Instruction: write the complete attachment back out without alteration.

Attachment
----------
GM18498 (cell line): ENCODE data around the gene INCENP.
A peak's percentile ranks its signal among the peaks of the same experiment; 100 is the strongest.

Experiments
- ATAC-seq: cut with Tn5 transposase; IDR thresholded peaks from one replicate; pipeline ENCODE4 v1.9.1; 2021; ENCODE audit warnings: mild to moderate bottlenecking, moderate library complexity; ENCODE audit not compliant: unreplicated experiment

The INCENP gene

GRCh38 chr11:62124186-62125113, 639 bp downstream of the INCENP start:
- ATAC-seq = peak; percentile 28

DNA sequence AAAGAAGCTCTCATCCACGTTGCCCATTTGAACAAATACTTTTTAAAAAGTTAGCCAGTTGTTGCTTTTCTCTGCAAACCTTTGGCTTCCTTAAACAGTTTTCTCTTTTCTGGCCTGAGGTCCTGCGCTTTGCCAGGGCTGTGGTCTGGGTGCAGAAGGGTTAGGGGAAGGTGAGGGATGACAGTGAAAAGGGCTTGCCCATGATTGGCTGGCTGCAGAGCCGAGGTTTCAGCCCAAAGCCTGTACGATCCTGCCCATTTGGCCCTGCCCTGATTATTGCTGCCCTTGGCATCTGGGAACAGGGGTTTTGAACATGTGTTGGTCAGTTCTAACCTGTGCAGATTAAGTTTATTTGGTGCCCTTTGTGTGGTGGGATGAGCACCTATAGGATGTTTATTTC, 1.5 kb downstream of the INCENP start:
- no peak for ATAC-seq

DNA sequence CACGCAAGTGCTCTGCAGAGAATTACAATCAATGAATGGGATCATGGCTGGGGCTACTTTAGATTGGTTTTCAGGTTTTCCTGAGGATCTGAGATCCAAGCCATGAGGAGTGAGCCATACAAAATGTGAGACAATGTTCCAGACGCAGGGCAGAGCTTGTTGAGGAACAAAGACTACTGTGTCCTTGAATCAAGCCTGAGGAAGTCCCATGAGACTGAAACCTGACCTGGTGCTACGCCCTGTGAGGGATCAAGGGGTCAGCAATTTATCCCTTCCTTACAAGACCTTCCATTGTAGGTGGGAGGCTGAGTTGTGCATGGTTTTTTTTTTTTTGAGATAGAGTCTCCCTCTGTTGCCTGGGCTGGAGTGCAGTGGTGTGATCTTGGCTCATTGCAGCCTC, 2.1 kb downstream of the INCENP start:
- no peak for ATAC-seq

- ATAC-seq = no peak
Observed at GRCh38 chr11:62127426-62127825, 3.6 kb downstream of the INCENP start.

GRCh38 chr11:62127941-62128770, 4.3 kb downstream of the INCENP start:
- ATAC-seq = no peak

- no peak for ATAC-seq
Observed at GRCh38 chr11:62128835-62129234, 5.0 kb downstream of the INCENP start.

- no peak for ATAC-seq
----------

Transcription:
GM18498 (cell line): ENCODE data around the gene INCENP.
A peak's percentile ranks its signal among the peaks of the same experiment; 100 is the strongest.

Experiments
- ATAC-seq: cut with Tn5 transposase; IDR thresholded peaks from one replicate; pipeline ENCODE4 v1.9.1; 2021; ENCODE audit warnings: mild to moderate bottlenecking, moderate library complexity; ENCODE audit not compliant: unreplicated experiment

The INCENP gene

GRCh38 chr11:62124186-62125113, 639 bp downstream of the INCENP start:
- ATAC-seq = peak; percentile 28

DNA sequence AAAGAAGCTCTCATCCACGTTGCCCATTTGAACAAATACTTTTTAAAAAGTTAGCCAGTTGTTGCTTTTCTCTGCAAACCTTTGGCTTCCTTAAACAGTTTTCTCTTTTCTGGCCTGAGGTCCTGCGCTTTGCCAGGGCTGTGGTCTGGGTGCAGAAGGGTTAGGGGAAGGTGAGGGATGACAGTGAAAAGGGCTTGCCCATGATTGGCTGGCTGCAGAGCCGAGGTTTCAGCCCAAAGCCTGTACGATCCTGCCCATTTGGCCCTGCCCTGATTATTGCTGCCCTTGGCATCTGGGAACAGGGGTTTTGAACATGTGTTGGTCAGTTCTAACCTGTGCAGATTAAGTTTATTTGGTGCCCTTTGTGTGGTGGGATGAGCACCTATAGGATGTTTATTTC, 1.5 kb downstream of the INCENP start:
- no peak for ATAC-seq

DNA sequence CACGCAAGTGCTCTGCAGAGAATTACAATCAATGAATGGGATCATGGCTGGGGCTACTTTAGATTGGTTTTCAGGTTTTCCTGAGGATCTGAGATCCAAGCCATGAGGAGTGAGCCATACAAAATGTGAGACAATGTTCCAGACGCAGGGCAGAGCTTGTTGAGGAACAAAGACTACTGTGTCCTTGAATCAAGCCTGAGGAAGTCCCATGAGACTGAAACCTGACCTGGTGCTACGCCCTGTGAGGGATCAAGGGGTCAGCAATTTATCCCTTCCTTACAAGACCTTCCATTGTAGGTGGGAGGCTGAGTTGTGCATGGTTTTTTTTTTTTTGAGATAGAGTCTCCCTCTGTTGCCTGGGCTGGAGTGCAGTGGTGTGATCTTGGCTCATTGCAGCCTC, 2.1 kb downstream of the INCENP start:
- no peak for ATAC-seq

- ATAC-seq = no peak
Observed at GRCh38 chr11:62127426-62127825, 3.6 kb downstream of the INCENP start.

GRCh38 chr11:62127941-62128770, 4.3 kb downstream of the INCENP start:
- ATAC-seq = no peak

- no peak for ATAC-seq
Observed at GRCh38 chr11:62128835-62129234, 5.0 kb downstream of the INCENP start.

- no peak for ATAC-seq